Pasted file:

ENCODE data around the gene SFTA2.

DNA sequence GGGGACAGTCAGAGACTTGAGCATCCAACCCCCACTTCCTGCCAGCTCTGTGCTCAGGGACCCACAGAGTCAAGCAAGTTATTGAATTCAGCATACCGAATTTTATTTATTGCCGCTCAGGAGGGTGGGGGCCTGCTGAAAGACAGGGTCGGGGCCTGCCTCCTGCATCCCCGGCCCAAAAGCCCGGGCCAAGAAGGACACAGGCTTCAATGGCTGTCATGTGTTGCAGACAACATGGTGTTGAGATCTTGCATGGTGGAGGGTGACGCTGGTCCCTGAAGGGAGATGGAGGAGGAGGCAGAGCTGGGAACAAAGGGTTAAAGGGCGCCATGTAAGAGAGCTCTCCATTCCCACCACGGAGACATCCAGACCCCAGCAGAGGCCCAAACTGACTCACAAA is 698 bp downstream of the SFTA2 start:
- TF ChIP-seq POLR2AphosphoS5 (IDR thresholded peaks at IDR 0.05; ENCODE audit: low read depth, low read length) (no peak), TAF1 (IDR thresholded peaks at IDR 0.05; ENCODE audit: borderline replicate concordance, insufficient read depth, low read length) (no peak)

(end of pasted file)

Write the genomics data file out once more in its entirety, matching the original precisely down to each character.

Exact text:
ENCODE data around the gene SFTA2.

DNA sequence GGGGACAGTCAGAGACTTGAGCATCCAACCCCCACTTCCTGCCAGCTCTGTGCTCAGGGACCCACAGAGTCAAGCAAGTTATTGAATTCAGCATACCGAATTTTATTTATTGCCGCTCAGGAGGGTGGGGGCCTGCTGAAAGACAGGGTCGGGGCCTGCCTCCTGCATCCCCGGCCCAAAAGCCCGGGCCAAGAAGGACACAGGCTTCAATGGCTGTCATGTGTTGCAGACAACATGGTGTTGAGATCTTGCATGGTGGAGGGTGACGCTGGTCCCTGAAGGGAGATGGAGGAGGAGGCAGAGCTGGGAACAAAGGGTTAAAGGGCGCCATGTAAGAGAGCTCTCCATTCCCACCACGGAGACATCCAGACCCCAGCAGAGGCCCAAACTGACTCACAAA is 698 bp downstream of the SFTA2 start:
- TF ChIP-seq POLR2AphosphoS5 (IDR thresholded peaks at IDR 0.05; ENCODE audit: low read depth, low read length) (no peak), TAF1 (IDR thresholded peaks at IDR 0.05; ENCODE audit: borderline replicate concordance, insufficient read depth, low read length) (no peak)